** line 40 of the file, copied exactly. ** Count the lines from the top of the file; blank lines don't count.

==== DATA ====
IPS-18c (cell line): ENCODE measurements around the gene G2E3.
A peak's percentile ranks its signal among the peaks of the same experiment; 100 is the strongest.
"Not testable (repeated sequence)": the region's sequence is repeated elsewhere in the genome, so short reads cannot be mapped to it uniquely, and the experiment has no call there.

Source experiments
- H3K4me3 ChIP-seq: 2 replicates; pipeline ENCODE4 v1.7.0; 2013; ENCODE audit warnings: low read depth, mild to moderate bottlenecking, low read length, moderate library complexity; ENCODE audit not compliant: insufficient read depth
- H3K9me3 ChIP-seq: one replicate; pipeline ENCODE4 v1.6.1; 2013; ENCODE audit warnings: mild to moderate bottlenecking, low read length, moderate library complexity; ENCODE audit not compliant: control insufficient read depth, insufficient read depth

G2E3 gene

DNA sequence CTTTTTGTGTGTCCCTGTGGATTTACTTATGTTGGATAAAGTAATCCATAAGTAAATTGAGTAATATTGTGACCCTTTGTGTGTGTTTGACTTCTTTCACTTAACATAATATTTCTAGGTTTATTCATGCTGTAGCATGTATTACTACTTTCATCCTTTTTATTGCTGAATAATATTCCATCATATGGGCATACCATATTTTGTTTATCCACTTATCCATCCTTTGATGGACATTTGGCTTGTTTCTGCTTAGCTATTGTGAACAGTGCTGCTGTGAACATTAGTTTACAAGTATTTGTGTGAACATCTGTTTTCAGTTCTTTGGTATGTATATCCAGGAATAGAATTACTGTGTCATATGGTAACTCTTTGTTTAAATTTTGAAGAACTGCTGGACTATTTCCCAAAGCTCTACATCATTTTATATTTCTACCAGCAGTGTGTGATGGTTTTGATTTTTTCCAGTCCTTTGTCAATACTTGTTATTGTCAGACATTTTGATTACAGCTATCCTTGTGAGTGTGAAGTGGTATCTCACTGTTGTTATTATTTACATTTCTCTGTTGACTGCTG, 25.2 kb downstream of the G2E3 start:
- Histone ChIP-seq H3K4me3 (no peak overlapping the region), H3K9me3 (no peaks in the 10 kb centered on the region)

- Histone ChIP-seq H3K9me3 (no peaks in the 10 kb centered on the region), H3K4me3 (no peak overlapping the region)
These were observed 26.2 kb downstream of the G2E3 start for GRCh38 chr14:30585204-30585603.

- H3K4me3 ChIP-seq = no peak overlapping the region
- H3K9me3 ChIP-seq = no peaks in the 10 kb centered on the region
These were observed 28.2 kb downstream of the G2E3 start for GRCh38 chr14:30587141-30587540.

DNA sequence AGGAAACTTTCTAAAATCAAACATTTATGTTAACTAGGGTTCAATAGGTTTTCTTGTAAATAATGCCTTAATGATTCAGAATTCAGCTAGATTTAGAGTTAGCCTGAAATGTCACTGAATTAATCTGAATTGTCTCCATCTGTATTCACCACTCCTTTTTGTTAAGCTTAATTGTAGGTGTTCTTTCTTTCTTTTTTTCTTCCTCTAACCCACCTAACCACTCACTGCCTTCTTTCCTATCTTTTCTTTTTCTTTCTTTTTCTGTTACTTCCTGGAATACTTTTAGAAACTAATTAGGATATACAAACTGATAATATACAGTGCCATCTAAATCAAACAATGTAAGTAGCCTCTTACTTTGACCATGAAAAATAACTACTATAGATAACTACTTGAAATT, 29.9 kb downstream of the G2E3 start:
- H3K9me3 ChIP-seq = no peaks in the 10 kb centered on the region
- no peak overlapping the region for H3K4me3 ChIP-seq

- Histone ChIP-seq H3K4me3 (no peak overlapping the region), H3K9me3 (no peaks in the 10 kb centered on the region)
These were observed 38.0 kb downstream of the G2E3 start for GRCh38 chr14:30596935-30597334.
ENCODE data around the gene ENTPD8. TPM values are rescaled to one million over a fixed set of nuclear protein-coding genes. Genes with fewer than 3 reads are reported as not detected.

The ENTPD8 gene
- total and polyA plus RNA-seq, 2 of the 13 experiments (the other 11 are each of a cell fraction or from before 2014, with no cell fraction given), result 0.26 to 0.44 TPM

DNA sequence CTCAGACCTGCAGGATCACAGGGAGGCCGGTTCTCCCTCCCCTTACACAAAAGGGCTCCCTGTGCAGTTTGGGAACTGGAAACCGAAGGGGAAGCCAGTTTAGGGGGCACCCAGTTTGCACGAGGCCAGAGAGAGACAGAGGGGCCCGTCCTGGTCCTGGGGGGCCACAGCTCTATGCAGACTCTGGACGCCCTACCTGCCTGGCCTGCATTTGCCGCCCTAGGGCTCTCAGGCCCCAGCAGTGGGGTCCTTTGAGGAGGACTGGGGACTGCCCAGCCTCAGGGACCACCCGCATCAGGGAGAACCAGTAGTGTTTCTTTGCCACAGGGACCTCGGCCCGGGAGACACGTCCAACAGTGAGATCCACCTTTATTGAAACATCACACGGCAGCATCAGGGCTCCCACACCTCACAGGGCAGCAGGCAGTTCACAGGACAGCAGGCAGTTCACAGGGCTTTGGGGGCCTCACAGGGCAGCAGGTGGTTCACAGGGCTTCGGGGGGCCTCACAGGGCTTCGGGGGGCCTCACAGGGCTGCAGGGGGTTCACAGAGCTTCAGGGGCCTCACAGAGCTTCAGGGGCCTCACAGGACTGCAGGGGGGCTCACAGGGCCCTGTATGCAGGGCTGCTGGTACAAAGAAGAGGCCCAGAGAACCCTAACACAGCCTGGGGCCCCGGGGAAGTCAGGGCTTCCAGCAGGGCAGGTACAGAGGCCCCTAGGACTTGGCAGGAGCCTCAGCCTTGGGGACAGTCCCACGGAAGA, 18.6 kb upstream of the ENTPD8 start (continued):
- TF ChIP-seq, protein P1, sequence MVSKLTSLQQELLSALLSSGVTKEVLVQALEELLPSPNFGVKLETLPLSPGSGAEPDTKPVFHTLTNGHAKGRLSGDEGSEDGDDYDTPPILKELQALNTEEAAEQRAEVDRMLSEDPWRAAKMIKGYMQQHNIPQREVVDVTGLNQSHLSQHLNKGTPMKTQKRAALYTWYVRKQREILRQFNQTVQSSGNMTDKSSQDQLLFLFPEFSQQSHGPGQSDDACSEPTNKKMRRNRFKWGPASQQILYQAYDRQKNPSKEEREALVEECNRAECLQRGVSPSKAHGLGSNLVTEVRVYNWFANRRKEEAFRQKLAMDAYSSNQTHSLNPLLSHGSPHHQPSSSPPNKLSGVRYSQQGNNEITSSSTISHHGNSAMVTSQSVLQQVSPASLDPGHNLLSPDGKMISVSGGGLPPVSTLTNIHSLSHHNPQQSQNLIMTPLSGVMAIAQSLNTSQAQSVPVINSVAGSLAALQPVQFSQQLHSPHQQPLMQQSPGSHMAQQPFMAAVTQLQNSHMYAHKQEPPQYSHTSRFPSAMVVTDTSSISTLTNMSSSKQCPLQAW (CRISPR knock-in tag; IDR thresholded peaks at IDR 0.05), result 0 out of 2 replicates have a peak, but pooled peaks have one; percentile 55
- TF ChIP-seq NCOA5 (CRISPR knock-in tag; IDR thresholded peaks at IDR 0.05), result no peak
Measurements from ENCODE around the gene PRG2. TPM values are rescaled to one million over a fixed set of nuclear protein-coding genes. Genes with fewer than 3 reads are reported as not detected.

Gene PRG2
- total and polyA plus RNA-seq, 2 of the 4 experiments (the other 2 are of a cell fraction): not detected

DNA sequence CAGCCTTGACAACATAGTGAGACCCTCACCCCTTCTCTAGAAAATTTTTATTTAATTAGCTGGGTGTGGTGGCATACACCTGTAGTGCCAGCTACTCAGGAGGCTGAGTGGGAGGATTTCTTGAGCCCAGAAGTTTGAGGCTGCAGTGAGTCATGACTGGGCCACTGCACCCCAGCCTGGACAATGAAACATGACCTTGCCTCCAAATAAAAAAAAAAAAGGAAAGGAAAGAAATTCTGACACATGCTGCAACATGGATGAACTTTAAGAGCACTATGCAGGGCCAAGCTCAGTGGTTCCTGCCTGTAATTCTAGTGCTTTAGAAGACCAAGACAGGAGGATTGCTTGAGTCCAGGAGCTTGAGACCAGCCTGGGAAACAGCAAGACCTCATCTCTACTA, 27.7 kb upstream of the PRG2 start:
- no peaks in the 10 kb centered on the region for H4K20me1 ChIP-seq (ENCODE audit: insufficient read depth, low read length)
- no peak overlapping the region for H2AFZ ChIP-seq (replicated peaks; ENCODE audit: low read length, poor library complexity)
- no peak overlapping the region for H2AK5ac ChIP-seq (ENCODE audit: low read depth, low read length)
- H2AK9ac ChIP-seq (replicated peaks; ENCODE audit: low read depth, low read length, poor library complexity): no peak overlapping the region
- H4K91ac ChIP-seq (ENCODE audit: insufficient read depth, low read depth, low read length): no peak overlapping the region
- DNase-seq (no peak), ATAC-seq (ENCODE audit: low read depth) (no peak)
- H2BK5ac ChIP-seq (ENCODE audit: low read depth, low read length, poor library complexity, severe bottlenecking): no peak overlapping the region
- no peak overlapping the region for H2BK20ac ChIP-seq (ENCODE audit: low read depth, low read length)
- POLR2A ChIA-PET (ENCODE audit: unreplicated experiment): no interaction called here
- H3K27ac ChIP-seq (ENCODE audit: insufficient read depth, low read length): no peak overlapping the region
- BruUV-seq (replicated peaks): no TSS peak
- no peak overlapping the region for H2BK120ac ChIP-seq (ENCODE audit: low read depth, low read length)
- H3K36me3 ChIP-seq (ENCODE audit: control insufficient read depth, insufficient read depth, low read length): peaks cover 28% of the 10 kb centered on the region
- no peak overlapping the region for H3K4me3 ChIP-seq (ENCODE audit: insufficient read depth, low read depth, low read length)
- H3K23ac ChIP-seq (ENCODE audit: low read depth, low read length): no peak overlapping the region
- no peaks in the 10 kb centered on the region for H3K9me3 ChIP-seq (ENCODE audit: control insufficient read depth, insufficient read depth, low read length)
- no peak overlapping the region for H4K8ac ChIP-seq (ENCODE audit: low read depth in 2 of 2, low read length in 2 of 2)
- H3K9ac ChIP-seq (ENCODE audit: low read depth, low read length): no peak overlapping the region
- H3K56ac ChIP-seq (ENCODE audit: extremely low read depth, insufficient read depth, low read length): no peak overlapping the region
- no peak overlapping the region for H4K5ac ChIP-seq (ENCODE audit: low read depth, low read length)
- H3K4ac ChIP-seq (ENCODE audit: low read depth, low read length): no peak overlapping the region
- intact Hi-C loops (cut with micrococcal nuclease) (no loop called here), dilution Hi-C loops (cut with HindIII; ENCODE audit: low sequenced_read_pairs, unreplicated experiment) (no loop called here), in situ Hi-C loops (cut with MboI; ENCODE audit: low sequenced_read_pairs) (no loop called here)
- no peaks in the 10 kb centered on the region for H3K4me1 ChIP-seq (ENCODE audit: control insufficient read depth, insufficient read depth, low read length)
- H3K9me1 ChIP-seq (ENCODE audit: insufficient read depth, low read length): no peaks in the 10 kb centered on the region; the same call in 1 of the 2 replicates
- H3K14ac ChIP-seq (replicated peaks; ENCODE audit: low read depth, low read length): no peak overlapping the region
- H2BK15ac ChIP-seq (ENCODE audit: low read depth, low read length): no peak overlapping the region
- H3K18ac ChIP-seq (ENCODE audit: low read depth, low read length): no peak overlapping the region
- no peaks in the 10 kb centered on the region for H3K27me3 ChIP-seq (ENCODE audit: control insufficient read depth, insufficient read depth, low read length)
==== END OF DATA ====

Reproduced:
- BruUV-seq (replicated peaks): no TSS peak